By learning how the urinary bladder and kidneys work, you begin to understand the causes of urinary incontinence.
The kidneys and ureters are part of the upper urinary tract. Everyone has two kidneys and two ureters.
The kidneys are bean-shaped body organs found behind the 13th rib. Their primary role is to help maintain the body in a state of balance by controlling the make-up and volume of blood. They remove wastes from the blood in the form of urine, and conserve water. The ureters are two thin tubes that carry urine to the bladder.
To maintain the necessary fluid balance, the kidneys filter 160 liters (roughly 42 gallons) of blood a day, but they excrete in the urine only about 1 percent of the filtrate's salt and water content. This is accomplished by a very complex set of structures in the kidney called nephrons that delicately balance filtration, re-absorption, and secretion of various constituents of body fluid.
Water makes up approximately 95 percent of the total volume of urine, with the remaining 5 percent consisting of dissolved solutes, or wastes (i.e. urea, creatinine, and uric acid.)
Urine is steadily excreted from the kidneys then passes down two ureters to the bladder by means of muscle contractions and the force of gravity. Once in the bladder, the urine is temporarily stored until it is voided from the body through the urethra.
The Lower Urinary Tract including the Urinary Bladder
The lower part of the urinary tract consists of a hollow muscular storage organ called the bladder, that is found in the pelvis behind the pelvic bone (pubic symphysis) and a drainage tube, called the urethra, that exits to the outside of the body. The urinary bladder and urethra are both part of the lower urinary tract. The urinary bladder is often called “the detrusor,” which is the middle layer of the bladder. The bladder is an elastic organ that changes shape according to the amount of urine it contains. It resembles a deflated balloon when empty but becomes somewhat pear-shaped and rises into the abdominal cavity when the amount of urine increases.
The bladder wall has three main layers of muscle: the mucosa, submucosa, and detrusor muscle. The mucosa is the innermost layer and is composed of transitional cell epithelium. The submucosa lies immediately beneath the mucosa and its basement membrane. It is composed of blood vessels which supply the mucosa with nutrients and the lymph nodes which aid in the removal of waste products. The detrusor is a thick layer of smooth muscle which expands to store urine and contracts to expel urine. The bottom section of the bladder or the trigone is an important area as this is where the ureters come into the bladder and is where all the nerve receptors are found. The bottom of the bladder is called the bladder neck and is the beginning of the urethra.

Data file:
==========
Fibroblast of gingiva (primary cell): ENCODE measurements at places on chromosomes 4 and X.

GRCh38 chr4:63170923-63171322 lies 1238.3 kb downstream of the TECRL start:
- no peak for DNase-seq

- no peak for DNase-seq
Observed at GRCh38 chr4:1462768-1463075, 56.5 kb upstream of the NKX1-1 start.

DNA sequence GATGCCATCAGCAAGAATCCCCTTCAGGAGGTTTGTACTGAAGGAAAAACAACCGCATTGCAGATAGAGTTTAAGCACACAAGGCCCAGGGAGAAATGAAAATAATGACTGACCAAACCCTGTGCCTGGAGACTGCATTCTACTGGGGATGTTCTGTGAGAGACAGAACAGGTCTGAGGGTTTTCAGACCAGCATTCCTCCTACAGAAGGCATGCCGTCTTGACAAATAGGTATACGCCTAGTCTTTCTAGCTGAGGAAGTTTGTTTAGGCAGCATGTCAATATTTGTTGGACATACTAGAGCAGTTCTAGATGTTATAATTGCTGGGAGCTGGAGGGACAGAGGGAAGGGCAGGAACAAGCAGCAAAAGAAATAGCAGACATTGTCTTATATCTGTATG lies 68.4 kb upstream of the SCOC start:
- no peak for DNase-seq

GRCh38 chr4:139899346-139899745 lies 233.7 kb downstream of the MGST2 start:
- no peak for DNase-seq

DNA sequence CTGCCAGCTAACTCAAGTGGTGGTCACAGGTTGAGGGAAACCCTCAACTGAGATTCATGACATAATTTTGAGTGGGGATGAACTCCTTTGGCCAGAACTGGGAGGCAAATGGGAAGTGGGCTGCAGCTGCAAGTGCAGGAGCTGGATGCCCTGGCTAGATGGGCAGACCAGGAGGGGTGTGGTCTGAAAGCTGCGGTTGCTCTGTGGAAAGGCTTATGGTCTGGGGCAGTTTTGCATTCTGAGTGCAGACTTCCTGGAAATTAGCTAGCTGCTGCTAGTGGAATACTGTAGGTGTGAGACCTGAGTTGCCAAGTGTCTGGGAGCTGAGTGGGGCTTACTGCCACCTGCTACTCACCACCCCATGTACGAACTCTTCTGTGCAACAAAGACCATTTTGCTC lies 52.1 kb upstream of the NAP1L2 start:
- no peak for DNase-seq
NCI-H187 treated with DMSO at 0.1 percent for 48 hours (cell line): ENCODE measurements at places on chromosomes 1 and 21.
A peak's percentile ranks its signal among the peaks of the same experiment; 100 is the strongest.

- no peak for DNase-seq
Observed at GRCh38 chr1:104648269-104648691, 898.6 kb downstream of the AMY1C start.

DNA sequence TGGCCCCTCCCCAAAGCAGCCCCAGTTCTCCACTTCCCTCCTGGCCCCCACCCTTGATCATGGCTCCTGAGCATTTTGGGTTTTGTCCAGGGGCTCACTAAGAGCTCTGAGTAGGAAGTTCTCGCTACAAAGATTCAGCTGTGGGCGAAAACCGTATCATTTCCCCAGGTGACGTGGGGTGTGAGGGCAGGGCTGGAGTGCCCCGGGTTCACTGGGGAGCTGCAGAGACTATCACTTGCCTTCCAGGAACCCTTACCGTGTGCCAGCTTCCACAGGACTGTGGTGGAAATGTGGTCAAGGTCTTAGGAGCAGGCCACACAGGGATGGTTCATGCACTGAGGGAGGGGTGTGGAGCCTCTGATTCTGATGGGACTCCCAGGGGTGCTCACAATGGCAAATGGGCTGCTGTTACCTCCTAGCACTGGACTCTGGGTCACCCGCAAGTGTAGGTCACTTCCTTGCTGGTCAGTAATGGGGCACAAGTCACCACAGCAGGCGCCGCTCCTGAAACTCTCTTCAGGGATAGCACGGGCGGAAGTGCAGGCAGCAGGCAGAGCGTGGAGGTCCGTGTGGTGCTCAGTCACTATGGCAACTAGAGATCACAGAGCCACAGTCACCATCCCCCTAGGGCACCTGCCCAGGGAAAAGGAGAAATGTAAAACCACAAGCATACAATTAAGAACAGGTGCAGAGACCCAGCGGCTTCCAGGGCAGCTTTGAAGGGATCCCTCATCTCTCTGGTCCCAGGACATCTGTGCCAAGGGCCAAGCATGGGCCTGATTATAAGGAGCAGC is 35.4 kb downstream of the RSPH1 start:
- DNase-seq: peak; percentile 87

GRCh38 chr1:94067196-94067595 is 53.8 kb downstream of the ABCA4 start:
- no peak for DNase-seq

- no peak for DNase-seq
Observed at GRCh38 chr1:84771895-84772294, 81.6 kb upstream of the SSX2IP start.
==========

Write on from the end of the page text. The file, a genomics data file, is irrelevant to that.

The urethra is a small tube which leads from the floor or neck of the urinary bladder to the outside of the body. In women, the urethra is approximately 1.5 inches long and is found in the front wall of the vagina. The urethral orifice or urinary meatus is the outside opening of the urethra and is located between the clitoris and the vaginal opening.
In men, the urethra is approximately 8 inches long. When it leaves the bladder, it passes downward through the prostate gland, the pelvic muscle and finally through the length of the penis until it ends at the urinary meatus or opening at the tip of the glans penis.
Storage and emptying of the bladder are regulated by the internal and external urethral sphincters. Sphincters close off a natural opening in the body. Sphincters are normally in a closed position and need stimulation to open. Continence depends on two factors: normal lower urinary tract support and normal function of the sphincters.
The internal smooth sphincter is not a true structure but is a mechanism that is controlled by your brain and nerves and it slowly opens as your bladder fills with urine. Lying below the internal sphincter is the external sphincter which is made up of smooth muscle mixed with striated, or striped, muscle of the pelvic floor or pelvic diaphragm. Unlike the smooth muscles that an individual can not consciously control, you do control the striated muscles of your external sphincter so you are able to prevent urine leakage when coughing or sneezing or as you walk to the bathroom.
The three sets of bladder muscles must work in close unison to control the various stages of urinary bladder filling and emptying. During the filling stage, only minimal activity is needed to produce closure of the external urethral sphincter. At a certain point during bladder filling, the internal pressure within the bladder becomes strong enough to activate nerve receptors in the bladder wall. When these nerve eceptors send a message to your brain, small contractile waves occur in the detrusor muscle and the internal urethral sphincter automatically relaxes and becomes funnel shaped. The external sphincter must now be consciously tightened, and the urge to urinate becomes very apparent. To urinate, a person must relax the external sphincter.